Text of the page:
After my trip to Jersey with dad on Sunday, I've got next week off from work and I have a slew of things I want to do, including some maintenance work around the house, a matinee or two, maybe another trip with did to a rare waterfowl sanctuary in Litchfield County, planning for my tag sale next Saturday, and of course, more family tree research.

4 Responses to “My new obssession”

  1. Dido Says:

    Glad you are enjoying the new obsession, and I hope you really enjoy the week off from work!

  2. FrugalTexan75 Says:

    Sounds like you are learning a great deal!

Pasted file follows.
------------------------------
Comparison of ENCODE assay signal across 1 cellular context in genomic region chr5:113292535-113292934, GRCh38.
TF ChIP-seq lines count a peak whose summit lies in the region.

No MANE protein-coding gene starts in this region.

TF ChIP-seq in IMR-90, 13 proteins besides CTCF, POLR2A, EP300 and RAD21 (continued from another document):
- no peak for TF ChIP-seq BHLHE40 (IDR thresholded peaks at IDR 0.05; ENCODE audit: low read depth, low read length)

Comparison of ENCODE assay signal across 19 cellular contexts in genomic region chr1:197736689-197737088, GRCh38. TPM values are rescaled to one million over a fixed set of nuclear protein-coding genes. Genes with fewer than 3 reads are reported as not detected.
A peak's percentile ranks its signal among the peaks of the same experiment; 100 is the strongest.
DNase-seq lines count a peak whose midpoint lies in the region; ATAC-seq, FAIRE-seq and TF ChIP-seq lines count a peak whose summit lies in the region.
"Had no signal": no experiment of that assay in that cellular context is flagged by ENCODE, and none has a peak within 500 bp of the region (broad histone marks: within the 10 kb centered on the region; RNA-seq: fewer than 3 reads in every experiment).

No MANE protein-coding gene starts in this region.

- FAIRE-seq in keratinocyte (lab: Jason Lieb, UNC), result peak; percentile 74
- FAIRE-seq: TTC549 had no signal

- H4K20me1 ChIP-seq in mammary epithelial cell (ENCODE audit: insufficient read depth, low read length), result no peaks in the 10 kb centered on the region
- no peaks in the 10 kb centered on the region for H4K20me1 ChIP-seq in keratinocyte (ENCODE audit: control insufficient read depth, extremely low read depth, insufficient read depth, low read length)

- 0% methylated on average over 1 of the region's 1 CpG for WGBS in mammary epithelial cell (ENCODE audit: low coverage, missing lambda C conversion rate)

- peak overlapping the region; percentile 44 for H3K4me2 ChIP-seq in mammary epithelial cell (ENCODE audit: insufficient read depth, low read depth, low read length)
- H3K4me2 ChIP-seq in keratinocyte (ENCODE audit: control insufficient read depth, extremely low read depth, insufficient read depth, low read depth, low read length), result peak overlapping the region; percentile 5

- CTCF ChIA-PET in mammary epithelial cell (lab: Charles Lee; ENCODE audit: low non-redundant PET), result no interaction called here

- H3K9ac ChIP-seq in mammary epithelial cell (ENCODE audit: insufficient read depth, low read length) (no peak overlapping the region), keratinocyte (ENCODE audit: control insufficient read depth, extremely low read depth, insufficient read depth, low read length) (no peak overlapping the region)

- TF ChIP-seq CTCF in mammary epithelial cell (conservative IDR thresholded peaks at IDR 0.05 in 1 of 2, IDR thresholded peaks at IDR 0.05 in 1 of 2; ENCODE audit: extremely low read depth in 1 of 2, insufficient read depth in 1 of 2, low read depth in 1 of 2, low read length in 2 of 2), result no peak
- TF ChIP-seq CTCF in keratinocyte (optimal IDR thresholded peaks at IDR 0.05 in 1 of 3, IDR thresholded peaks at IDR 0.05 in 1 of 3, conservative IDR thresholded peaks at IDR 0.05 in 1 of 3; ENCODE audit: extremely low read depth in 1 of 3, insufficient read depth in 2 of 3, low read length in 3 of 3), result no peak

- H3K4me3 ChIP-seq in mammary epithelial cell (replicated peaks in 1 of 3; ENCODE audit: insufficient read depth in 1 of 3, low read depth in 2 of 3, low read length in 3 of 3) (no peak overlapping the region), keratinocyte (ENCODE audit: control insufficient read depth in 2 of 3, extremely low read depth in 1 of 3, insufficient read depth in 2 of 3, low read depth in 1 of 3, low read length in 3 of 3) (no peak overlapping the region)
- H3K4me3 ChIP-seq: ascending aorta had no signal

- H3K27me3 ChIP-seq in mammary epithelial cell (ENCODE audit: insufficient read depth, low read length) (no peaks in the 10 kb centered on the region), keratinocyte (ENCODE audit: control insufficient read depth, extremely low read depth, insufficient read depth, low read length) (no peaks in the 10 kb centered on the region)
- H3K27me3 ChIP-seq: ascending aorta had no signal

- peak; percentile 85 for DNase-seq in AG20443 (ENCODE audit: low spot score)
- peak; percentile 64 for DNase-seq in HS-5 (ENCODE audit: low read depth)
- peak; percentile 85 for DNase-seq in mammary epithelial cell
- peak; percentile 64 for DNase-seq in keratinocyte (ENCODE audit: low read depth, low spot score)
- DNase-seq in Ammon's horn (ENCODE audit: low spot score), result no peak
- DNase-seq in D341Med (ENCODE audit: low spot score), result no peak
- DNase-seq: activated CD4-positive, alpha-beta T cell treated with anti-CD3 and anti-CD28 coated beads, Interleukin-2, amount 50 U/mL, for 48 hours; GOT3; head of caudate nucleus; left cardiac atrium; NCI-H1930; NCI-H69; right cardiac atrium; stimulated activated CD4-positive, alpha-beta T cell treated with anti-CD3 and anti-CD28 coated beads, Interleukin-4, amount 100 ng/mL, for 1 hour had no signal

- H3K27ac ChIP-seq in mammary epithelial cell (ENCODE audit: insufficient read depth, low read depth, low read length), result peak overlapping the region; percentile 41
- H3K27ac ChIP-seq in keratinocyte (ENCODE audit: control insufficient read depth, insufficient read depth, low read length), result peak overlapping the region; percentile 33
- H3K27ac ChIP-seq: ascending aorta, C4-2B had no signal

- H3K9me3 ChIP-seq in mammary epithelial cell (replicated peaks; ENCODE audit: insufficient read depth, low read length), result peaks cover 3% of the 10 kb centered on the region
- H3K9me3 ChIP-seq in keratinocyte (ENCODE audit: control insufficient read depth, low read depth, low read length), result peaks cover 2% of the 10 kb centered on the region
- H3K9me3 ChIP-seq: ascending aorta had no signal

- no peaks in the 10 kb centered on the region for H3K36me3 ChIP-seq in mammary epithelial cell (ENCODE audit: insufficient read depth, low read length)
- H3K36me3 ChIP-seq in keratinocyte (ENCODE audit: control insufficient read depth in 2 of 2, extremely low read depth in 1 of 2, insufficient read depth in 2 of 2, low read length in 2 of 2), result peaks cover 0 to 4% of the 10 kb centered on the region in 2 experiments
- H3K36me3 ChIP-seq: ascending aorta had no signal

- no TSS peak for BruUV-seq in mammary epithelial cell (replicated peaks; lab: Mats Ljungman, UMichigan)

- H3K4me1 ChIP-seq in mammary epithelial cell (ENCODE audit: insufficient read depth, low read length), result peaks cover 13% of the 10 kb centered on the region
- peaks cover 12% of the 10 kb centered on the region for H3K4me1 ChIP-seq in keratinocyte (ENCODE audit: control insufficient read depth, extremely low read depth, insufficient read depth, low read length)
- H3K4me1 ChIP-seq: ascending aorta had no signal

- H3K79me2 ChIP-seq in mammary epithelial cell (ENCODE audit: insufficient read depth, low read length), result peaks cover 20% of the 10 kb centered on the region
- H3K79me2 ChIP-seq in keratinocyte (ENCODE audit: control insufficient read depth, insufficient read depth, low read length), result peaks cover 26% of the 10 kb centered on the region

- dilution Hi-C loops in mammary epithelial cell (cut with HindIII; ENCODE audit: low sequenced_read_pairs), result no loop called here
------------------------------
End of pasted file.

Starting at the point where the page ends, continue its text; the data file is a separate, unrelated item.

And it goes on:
3. CB in the City Says:

    I was obsessed when I first got onto ancestry.com, too! I need to get back into it, as I still have the subscription.

  4. rob62521 Says:

    Fascinating...sure makes you wonder why he was in prison. It's interesting the secrets families keep. I had some relatives who married in secret and lived with their respective families for ten years...one kept the marriage license hidden behind a picture in the dining room. I asked why the secrecy and was told since his parents owned a neighborhood tavern, her parents didn't think they should marry. Funny since he was the only one at that time who had a college degree and worked for local industry, not at the tavern.